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Senior to study agriculture in college

Teddy Rutberg values Botany and Horticulture class

Jaya Flanary, Editor-in-Chief
Originally published May 3, 2016


Chelsea LeingangSenior Teddy Rutberg repots his cabbage plants in the greenhouse. The cabbage plants were outgrowing the pot they were in, so he moved them to multiple pots.

Chelsea Leingang

Senior Teddy Rutberg repots his cabbage plants in the greenhouse. The cabbage plants were outgrowing the pot they were in, so he moved them to multiple pots.

“I’ve always loved nature, and plants have always fascinated me because they just sit there silently and do their thing and get bigger,” senior Teddy Rutberg said. “And food was one of my other first interests. And agriculture and gardening and permaculture is where nature and food combine.”

Rutberg has Botany third period and Horticulture sixth period, so he spends a lot of his time in the school’s greenhouse. He’s currently growing apple trees, pear trees and artichokes that he started all from seed, as well as garden huckleberries and cabbage plants.

Rutberg has been serious about his future in agriculture since the beginning of high school, but first started gardening with his mother when he was eight years old.

“We started off with just growing little things here and there, trying out potatoes and stuff like that, your usual little kid plant experiments,” he said. “Then when I started getting more interested in food and the production of [it] and the idea that people shouldn’t have to spend money on food, I decided that I wanted to grow as much [of it] as possible and so I started expanding the amount of area that we had.”

In addition to expanding the area and building more raised beds, Rutberg also experimented with new growing methods such as hugelkultur and no-till agriculture. The goal of his home garden expansion was primarily to figure out what worked best, produced the most food and gave him the most variety.

“I’d love to go entirely off the grid someday and grow all of my own food, but I don’t think that’s quite possible on the about one-twentieth of an acre that we’re on. But it’s a start,” Rutberg said. From one summer to the next, his potato and tomato production tripled at home.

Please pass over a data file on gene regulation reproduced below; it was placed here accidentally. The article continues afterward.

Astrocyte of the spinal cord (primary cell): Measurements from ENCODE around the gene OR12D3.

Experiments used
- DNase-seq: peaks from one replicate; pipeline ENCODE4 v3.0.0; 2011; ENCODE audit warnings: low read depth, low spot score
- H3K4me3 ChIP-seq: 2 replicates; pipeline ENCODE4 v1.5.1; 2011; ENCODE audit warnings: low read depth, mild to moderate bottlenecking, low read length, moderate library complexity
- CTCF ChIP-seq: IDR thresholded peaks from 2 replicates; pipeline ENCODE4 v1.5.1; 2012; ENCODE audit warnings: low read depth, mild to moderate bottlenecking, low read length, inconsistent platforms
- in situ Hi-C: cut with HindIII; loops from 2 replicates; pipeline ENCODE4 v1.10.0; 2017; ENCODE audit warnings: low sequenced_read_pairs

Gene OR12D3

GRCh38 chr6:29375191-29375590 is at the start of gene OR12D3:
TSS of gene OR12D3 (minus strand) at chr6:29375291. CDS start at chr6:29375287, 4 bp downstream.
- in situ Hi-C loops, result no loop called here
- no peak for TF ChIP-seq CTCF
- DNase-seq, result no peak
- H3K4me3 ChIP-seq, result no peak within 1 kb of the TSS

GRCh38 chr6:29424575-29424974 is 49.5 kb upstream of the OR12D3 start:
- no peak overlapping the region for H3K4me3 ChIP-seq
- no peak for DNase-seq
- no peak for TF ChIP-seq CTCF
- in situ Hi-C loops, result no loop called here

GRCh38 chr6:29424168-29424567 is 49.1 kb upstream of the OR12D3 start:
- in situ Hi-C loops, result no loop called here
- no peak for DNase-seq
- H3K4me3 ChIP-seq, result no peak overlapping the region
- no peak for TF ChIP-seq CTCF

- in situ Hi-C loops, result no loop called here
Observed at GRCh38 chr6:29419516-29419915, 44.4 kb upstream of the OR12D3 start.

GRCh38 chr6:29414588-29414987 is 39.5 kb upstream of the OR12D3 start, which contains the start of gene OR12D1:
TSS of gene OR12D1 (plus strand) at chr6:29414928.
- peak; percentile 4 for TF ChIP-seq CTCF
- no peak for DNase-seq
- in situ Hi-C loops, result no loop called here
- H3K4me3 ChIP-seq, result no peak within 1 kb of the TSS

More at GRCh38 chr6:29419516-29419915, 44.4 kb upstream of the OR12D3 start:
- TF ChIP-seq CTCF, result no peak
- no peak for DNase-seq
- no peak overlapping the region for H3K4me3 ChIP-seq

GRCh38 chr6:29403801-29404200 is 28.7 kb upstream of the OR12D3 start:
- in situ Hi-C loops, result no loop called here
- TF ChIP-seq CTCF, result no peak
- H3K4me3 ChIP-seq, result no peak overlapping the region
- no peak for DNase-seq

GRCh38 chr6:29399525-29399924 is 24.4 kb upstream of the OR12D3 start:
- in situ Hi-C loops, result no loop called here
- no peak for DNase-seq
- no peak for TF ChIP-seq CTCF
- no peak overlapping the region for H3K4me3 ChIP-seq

The garden has been successful, and Rutberg tries to eat one meal from it every day in the summer. His family also occasionally invites others over for dinners made entirely from the food he grows. “It really is kind of a surprising amount of food that we’ve been able to get from our land and it’s really fulfilling,” Rutberg said.

Next year, Rutberg is attending Evergreen State College to study Agriculture and Food Production. He plans to take many courses that will teach him about food health as well as sustainability.

The school has an organic farm with a section dedicated to permaculture, or the design of food systems that don’t rely on human input. Instead, the system supports itself by mimicking nature.

Beyond college, Rutberg wants to travel and eventually buy land, most likely in the Pacific Northwest, in order to start a sustainable living community where he plans to grow his own food.

“I’ve talked with people working in Haiti who are spreading agroecology principles there and teaching people how to grow food sustainably, and there’s a chance that I’ll go down there and live and work for a few years,” he said.

Taking Botany and Horticulture has helped Rutberg learn a lot about the science behind plants, preparing him for college and his future in agriculture. Through Botany teacher India Carlson, Rutberg has learned about plant structures, species and families. He has also had hands-on experience dissecting plants, which has helped him understand their cellular structures.

Rutberg’s parents appreciate the produce, and like that he spends time outside, so they support his interest in growing plants. “But when [my parents] first learned that my life plan was to get some land somewhere and grow all my own food and start some sort of sustainable and intentional living community, they were not super thrilled with the idea,” Rutberg said. “They kind of grew up with the ingrained culture of: go to school to get a job to earn money to buy a house to get married etcetera, and that’s just not where I’m headed.”


Rutberg takes his apple trees from the school’s greenhouse to just outside of it. This smooths the transition for the plants from being in pots inside to then being in the ground outside. (Chelsea Leingang)

Rutberg takes his apple trees from the school’s greenhouse to just outside of it. This smooths the transition for the plants from being in pots inside to then being in the ground outside. (Chelsea Leingang)

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Senior to study agriculture in college